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Saturday, November 25, 2017

Writing in History: Sharing the "Red Scare" with Middle Schoolers

I first started working on The Beat on Ruby's Street because of spending time in Greenwich Village when my older sister moved there with her family. I loved the history all around me and thought it would be fun to explore the Beat Generation culture and set my story there.

That sent me on a journey that led me to exploring the poetry, writing and art of the 1950s and early 1960s, and now brings me to book two of the Beat Street Series, called Fool's Errand. Set again in 1958, it pits Ruby and her best friend Sophie against the infamous Blacklist, which robbed many writers of their livelihoods and hurt numerous families.


When you're working on a historical novel, I've found the trick isn't so much the research - though of course you need to do that to figure out what was going on at the time you're writing about. The trick for me is situating your characters inside that historical time and seeing how it affects them.


As it happens, the Blacklist was starting to wind down in 1958 and times weren't nearly as crazy as they were about 10 years earlier. But there still was a Blacklist, which allows me to plunk it down in the middle of my story and mess up everyone's life (because that's what writers do).


Because Sophie's mother is a comedy-show writer, she is deeply affected by the Blacklist and loses her job. Fool's Errand focuses on what happens to Sophie, her mother and Ruby during this time.


What was most interesting to me about the Blacklist was how it bred a culture of fear, not only in the minds of those affected, but in people who worried about being affected. I think what happens when countries are led by people whose main purpose is to control them--confusing the word "govern" with control--is that the country becomes sick, like someone with the flu. And the sickness spreads through fear, which keeps people from speaking up and rebelling.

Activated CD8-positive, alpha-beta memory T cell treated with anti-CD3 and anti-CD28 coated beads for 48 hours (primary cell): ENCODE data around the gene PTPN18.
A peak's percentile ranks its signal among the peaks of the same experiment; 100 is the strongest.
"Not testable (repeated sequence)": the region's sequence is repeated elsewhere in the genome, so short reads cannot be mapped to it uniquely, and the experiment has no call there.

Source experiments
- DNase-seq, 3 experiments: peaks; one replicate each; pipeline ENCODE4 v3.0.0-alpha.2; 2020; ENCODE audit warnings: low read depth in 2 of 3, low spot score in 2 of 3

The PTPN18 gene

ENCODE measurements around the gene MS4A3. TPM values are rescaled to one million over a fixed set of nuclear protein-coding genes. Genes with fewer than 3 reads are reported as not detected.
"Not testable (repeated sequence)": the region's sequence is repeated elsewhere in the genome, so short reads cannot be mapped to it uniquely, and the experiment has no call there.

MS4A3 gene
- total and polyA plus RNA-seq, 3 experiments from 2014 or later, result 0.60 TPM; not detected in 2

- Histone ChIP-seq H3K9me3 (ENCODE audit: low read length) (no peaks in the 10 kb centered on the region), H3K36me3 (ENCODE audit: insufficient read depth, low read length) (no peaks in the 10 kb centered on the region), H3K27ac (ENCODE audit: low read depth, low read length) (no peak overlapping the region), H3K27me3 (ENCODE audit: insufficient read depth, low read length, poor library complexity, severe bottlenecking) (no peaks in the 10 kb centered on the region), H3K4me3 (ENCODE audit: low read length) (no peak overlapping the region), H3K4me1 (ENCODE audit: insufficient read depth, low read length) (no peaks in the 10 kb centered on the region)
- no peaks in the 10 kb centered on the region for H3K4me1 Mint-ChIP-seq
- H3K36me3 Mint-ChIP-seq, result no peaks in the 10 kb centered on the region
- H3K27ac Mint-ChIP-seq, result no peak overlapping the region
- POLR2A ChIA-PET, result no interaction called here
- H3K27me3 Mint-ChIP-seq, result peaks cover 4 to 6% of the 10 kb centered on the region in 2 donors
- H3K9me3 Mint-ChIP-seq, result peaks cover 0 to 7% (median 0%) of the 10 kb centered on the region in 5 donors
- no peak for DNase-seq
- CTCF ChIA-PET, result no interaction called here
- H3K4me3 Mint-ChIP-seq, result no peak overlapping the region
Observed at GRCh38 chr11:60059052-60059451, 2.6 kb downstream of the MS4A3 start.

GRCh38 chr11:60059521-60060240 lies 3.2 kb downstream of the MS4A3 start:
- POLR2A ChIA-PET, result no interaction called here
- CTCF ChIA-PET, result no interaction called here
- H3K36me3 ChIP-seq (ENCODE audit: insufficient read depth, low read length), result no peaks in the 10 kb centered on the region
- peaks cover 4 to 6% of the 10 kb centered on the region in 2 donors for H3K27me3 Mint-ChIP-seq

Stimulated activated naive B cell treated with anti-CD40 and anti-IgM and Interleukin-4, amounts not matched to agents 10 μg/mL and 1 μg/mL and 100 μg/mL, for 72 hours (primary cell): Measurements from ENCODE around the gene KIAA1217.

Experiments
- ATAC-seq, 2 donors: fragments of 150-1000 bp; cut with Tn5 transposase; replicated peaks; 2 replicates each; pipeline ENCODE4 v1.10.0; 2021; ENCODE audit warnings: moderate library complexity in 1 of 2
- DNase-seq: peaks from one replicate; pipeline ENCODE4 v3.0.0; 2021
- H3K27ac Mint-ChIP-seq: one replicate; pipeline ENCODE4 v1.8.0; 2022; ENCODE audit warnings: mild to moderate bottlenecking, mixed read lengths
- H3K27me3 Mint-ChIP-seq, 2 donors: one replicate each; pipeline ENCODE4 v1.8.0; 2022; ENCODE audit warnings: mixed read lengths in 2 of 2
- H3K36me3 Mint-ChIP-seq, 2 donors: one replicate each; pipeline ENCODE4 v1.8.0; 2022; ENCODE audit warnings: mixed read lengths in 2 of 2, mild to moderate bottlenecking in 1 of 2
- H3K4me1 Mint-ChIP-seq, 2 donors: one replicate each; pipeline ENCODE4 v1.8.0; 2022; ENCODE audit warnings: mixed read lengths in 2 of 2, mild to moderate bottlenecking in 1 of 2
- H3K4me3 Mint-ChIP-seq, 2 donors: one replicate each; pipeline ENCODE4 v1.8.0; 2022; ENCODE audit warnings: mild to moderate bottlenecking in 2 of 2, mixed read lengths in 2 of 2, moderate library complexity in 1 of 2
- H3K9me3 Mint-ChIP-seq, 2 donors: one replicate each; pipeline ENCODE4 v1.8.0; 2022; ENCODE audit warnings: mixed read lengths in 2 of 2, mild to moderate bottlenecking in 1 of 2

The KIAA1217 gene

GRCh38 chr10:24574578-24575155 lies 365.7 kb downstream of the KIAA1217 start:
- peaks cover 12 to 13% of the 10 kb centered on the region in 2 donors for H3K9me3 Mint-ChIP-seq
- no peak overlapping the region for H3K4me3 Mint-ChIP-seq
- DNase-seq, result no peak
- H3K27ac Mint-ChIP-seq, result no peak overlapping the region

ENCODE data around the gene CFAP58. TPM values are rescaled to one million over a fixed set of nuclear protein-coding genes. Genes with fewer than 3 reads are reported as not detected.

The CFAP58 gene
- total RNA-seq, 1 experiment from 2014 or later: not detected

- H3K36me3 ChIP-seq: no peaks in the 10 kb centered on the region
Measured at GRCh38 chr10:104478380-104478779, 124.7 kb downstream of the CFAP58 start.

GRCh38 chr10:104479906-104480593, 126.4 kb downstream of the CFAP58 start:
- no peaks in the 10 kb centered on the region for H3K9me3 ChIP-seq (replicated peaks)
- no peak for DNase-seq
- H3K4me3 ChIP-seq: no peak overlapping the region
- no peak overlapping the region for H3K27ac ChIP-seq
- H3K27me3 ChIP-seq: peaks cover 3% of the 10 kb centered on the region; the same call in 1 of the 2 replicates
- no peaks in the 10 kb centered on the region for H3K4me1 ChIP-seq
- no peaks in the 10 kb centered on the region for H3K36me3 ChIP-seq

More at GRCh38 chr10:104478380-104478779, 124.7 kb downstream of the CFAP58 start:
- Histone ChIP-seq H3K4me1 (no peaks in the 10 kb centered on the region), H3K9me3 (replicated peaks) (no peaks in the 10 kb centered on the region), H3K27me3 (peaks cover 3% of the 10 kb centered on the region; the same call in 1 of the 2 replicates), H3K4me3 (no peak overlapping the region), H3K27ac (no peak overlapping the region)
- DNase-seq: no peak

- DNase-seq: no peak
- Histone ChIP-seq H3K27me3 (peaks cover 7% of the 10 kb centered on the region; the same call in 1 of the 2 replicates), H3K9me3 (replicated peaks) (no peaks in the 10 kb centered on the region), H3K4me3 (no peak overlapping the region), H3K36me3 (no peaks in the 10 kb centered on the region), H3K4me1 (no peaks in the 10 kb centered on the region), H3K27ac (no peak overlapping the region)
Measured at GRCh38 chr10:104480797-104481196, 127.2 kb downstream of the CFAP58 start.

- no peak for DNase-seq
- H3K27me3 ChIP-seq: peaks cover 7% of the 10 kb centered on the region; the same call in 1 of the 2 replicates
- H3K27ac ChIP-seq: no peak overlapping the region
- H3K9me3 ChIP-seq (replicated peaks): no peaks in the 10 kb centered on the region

While writing this new story, I've also started thinking about our own times, and whether the Blacklist years have anything to teach us about government, power and the way we react. 


Because my characters are growing up in the heart of the Beat Generation in Greenwich Village, they tend to be rebellious. I hope this leads them to fight fear and use whatever they have to stay strong and free. That doesn't mean they won't get hurt along the way--but it does mean they're going to get up again and keep trying. That's what I want middle schoolers to know--and why I landed on this book.


Fool's Errand should be out in 2018.

For more information on the Blacklist, try these links:


Blacklist Profiles: 7 Writers and Actors Who Defied Hollywood


The Red Scare Comes to Hollywood

Walt Disney, Ronald Reagan and the Fear of Hollywood Communism




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